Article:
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Best Training Practices
Will Kenny
3927 York Ave N
Robbinsdale, MN 55422
612-978-3050

The Uncompetitive Advantage

opponents and strangers can help you be more effective

(reprinted from The Training Tipsheet)

Promoting best practices in your business takes time, energy, money, and ideas. A little consultation with other companies can save you resources while it boosts results if you:

  • Share costs with your competition, and
  • Get ideas from your "uncompetition".

Working With The Enemy . . .

Let's start with your competition. Naturally, there are lots of proprietary topics that you don't want to tell them about. But in any industry, there are shared standards, the "rules of the game", that you really must train employees on, and those common topics give you opportunities to make training more affordable for your own organization.

Think about topics like business ethics, compliance with regulations, or basic accounting principles. Large companies can create courses or bring experts in to talk to their employees a classroom at a time. But when a smaller company, or a single department inside a larger organization, needs training on these topics, it often isn't cost-effective to develop or purchase training for just a few people every now and then.

But you can get those numbers up by pooling your need with your competitors' needs. Maybe you can buy reference materials or self-study modules at a discount, with more trainees. Maybe you can schedule a seminar with an expert, instead of just having employees read a book. The basics are the basics, there's no competitive leg up to be gained by anyone, but working together can stretch your training dollar.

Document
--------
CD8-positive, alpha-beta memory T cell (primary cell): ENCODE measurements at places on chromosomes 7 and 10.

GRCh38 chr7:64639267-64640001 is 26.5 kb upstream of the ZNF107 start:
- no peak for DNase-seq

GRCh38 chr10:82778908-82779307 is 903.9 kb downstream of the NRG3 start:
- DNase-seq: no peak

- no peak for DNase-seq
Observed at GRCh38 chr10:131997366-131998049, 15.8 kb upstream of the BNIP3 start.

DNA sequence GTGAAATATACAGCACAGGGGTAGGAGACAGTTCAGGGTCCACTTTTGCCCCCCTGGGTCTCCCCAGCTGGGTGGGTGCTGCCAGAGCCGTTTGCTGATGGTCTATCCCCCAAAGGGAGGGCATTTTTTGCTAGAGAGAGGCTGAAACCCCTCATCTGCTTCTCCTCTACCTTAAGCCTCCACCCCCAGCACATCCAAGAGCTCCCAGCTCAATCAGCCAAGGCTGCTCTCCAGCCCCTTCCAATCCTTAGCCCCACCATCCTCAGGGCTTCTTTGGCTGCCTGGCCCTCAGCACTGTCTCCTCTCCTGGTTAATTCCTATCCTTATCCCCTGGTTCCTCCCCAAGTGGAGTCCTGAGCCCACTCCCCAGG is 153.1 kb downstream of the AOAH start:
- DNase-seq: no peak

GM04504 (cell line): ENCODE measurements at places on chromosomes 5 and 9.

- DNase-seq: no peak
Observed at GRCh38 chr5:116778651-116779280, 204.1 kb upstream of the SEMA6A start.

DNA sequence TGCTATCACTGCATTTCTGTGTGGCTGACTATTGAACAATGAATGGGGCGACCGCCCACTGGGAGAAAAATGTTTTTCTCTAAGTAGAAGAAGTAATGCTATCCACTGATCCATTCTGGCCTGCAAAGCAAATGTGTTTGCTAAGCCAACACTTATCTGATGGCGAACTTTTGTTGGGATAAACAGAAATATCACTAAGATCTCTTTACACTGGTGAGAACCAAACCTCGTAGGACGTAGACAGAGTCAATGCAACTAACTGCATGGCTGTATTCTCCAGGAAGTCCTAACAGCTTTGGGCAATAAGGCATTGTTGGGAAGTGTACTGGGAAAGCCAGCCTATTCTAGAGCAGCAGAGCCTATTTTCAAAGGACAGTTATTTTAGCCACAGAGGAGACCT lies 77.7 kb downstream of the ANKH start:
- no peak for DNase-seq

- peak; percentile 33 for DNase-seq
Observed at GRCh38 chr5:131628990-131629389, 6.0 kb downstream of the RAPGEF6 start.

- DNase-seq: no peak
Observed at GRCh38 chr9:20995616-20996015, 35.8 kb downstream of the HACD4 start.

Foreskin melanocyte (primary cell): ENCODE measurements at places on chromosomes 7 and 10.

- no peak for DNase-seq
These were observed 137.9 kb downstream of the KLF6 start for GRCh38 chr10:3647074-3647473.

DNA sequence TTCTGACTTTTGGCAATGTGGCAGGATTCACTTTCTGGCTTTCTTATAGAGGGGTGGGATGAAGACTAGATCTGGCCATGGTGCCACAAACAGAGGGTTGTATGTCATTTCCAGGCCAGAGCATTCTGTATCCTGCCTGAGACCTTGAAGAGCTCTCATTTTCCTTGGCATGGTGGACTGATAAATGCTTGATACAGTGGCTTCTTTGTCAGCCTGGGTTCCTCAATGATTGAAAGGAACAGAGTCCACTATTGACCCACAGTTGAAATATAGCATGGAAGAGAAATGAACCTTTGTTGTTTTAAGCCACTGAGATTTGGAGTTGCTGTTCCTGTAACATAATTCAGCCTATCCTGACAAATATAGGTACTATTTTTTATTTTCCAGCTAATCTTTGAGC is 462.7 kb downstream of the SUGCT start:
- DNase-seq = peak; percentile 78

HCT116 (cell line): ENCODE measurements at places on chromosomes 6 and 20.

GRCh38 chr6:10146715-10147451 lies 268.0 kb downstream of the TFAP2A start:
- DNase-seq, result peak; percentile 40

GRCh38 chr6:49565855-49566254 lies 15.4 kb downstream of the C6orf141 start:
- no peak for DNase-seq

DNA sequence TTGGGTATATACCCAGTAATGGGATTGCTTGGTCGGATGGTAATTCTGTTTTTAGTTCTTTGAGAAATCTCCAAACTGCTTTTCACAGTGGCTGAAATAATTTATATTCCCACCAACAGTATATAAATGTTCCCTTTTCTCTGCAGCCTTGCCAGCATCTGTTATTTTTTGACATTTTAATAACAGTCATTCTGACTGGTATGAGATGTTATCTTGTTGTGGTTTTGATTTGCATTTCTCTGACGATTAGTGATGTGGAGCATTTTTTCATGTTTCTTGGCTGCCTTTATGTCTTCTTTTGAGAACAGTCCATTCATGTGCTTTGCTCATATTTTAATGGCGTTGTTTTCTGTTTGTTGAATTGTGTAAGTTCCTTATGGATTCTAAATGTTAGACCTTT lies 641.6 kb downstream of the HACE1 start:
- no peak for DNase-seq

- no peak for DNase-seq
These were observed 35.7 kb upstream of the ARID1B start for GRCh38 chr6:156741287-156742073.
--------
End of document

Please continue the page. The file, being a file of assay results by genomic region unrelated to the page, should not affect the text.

Learn from the Uncompetition

Every industry gets into ruts. Any organization that has been around a while does certain things certain ways mainly because "that's how we've always done it", and best practices training and employee communication are no exceptions.

One way to climb out of those ruts and boost your results is to find out what your "uncompetition" is doing. Your uncompetition comprises the businesses in other industries who don't compete with you in any way.

Make a habit of asking neighbors, relatives, friends, and the people who ride your bus or train to work with you how their organizations promote best practices. They will be in their own ruts, but what is a longstanding habit for one industry or business is a fresh perspective in another.

Keep an open mind in these conversations. Keep asking yourself, "Would something like that help us?" Talking to your uncompetition may just make you more competitive in your own industry.

© 2007 Best Training Practices -- Will Kenny

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